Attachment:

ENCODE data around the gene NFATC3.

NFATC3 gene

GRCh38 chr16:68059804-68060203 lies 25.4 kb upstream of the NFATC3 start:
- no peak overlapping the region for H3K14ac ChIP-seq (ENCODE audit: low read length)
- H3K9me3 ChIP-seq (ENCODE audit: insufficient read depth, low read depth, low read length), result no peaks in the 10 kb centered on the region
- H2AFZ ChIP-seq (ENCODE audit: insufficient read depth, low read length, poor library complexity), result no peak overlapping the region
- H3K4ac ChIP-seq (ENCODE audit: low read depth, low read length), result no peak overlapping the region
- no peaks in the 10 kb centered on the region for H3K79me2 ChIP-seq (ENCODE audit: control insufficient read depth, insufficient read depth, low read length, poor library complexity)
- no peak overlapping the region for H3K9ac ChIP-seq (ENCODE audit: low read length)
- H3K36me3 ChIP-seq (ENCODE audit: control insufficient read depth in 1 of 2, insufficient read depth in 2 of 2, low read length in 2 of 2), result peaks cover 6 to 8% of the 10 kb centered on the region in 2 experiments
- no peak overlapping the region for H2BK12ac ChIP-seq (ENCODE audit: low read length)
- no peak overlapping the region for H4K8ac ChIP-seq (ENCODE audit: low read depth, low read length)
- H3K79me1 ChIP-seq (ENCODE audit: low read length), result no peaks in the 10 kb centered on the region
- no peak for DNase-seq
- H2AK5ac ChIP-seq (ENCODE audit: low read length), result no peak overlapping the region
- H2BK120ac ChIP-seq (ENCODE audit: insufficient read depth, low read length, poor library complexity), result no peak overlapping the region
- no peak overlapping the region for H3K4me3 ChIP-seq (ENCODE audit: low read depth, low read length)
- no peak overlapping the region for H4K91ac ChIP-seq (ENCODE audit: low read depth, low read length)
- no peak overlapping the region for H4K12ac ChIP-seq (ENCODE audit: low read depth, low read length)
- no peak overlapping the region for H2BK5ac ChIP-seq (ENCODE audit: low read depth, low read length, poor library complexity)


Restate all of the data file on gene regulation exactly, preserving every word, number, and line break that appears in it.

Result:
ENCODE data around the gene NFATC3.

NFATC3 gene

GRCh38 chr16:68059804-68060203 lies 25.4 kb upstream of the NFATC3 start:
- no peak overlapping the region for H3K14ac ChIP-seq (ENCODE audit: low read length)
- H3K9me3 ChIP-seq (ENCODE audit: insufficient read depth, low read depth, low read length), result no peaks in the 10 kb centered on the region
- H2AFZ ChIP-seq (ENCODE audit: insufficient read depth, low read length, poor library complexity), result no peak overlapping the region
- H3K4ac ChIP-seq (ENCODE audit: low read depth, low read length), result no peak overlapping the region
- no peaks in the 10 kb centered on the region for H3K79me2 ChIP-seq (ENCODE audit: control insufficient read depth, insufficient read depth, low read length, poor library complexity)
- no peak overlapping the region for H3K9ac ChIP-seq (ENCODE audit: low read length)
- H3K36me3 ChIP-seq (ENCODE audit: control insufficient read depth in 1 of 2, insufficient read depth in 2 of 2, low read length in 2 of 2), result peaks cover 6 to 8% of the 10 kb centered on the region in 2 experiments
- no peak overlapping the region for H2BK12ac ChIP-seq (ENCODE audit: low read length)
- no peak overlapping the region for H4K8ac ChIP-seq (ENCODE audit: low read depth, low read length)
- H3K79me1 ChIP-seq (ENCODE audit: low read length), result no peaks in the 10 kb centered on the region
- no peak for DNase-seq
- H2AK5ac ChIP-seq (ENCODE audit: low read length), result no peak overlapping the region
- H2BK120ac ChIP-seq (ENCODE audit: insufficient read depth, low read length, poor library complexity), result no peak overlapping the region
- no peak overlapping the region for H3K4me3 ChIP-seq (ENCODE audit: low read depth, low read length)
- no peak overlapping the region for H4K91ac ChIP-seq (ENCODE audit: low read depth, low read length)
- no peak overlapping the region for H4K12ac ChIP-seq (ENCODE audit: low read depth, low read length)
- no peak overlapping the region for H2BK5ac ChIP-seq (ENCODE audit: low read depth, low read length, poor library complexity)